"This dissertation is really a journey through the entire process of modeling directed self-assembly," shared Cao. “It's a long journey, but it's the foundation for doing something great in terms of modeling these phenomena."
Cao's journey from a background in engineering mechanics at the University of Illinois to the Oden Institute at The University of Texas at Austin has shaped his approach to research. "I was always attracted to the theoretical side of things," He explained. “The Oden Institute offered a solid computational mechanics program, providing rigorous mathematical training that not many departments require. This training was reflected in my thesis, particularly in the rigorous derivation of the model presented in the second chapter."
Reflecting on his achievement, Cao emphasized the importance of collaboration, acknowledging his advisors andcollaborators. "When I got this award, the first thing that came to my mind was that my collaborators should receive the same recognition," he said. "Most of the chapters in my thesis are collaborative works, and I wouldn't have been able to accomplish this without their contributions. This award is not just for me, but also for them."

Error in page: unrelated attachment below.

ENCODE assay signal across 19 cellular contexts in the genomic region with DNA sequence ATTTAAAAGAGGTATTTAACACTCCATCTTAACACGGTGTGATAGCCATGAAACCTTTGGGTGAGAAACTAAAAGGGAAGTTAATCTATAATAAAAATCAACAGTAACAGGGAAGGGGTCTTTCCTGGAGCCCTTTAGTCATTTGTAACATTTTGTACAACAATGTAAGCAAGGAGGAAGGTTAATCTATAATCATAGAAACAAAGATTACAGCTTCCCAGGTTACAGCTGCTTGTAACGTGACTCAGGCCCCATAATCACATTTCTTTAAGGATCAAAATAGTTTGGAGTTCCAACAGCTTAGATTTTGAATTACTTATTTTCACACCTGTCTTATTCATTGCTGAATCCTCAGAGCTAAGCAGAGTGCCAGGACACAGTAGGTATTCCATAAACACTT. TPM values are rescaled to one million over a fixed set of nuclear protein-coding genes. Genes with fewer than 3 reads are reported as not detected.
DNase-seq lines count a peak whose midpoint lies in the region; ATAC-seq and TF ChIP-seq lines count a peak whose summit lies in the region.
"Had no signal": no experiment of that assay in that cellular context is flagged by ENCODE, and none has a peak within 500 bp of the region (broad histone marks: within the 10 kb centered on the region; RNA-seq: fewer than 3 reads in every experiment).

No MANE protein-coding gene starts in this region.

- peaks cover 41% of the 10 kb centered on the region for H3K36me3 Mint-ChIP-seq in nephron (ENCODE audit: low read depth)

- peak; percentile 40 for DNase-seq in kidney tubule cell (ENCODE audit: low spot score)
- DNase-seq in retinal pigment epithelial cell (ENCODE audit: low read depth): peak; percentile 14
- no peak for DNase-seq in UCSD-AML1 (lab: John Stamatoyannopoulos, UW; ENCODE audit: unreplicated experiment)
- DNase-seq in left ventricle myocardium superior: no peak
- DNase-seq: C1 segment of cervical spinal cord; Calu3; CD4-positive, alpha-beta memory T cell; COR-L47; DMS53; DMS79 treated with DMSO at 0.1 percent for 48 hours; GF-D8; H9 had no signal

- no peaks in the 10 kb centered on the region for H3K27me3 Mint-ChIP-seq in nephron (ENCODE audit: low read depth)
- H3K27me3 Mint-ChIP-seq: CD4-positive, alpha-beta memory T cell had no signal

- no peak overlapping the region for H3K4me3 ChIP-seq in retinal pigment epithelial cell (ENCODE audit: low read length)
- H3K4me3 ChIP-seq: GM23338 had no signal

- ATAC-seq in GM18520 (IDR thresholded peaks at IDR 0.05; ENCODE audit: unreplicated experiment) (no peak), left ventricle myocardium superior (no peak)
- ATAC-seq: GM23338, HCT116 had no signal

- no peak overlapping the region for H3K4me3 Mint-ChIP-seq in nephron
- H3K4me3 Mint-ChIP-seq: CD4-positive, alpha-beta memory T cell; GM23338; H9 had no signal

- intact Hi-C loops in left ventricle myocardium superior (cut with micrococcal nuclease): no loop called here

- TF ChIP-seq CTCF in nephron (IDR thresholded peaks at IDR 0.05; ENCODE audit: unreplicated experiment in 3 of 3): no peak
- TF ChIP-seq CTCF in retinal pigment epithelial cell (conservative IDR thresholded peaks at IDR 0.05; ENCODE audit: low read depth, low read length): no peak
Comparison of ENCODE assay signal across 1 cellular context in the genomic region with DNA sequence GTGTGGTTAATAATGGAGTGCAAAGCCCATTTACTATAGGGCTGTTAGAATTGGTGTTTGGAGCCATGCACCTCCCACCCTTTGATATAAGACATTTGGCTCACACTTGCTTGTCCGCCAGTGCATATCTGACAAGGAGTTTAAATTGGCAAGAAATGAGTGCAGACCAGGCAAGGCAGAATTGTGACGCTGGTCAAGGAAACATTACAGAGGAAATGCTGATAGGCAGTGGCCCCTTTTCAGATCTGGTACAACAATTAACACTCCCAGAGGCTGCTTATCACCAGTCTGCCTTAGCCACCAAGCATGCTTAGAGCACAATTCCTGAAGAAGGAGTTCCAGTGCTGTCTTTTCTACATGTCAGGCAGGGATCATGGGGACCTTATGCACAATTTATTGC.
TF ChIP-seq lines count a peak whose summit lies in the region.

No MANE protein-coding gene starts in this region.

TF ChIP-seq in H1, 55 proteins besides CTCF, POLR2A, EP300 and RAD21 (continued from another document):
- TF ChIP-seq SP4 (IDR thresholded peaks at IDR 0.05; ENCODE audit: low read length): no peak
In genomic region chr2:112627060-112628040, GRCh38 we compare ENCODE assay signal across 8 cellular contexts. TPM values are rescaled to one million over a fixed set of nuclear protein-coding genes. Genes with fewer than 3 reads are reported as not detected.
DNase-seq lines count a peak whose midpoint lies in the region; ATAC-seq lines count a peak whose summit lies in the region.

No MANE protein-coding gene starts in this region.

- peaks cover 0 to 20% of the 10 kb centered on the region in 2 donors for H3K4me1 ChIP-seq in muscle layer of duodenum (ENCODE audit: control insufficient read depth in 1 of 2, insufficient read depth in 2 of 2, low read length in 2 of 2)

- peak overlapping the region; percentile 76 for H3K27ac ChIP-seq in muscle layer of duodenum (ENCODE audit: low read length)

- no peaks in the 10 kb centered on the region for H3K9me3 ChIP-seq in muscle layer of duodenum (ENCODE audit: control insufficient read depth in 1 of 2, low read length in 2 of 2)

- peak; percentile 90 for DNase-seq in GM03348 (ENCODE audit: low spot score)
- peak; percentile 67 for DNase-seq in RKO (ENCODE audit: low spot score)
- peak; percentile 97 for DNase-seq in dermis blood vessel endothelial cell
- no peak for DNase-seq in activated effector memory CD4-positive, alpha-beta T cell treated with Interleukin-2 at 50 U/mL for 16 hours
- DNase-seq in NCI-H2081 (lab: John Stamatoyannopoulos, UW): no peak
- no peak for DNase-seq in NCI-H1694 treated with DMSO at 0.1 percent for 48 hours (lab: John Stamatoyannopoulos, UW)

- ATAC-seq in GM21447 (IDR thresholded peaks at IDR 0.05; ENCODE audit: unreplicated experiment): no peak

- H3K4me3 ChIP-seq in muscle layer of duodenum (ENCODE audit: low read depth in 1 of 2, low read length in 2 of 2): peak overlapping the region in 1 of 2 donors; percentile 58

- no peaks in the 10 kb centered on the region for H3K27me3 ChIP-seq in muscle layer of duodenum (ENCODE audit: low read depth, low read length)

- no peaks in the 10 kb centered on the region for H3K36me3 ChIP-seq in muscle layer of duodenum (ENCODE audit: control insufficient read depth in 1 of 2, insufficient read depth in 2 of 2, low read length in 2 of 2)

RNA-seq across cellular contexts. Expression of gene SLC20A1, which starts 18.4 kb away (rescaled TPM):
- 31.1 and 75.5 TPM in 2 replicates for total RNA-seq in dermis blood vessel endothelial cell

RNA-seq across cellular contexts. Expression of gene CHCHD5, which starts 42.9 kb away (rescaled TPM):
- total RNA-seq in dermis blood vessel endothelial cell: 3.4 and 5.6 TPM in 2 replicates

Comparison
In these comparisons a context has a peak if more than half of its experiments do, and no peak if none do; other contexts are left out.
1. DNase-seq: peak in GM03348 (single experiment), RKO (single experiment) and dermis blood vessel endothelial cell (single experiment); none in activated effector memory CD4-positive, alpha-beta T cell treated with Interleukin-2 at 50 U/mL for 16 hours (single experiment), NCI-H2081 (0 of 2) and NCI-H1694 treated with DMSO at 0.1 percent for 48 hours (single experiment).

Now that his dissertation is behind him, Lianghao has begun work on a scientific machine learning project and is looking forward to his second postdoc at Caltech.
“If I weren’t at the Oden Institute, I wouldn't have learned so much about science and mathematics as an engineer,” said Cao. “It is a very vibrant and interdisciplinary environment for discussions and collaborations. I really can't say enough.”
Lianghao Cao was advised by Oden Institute Faculty members Tinsley Oden and Omar Ghattas and collaborated with former MIT PhD student Ricardo Baptista, former Oden Institute postdoctoral fellow Daniil Bochkov, former Oden Institute PhD student Joshua Chen, and MIT PhD student Fengyi Li.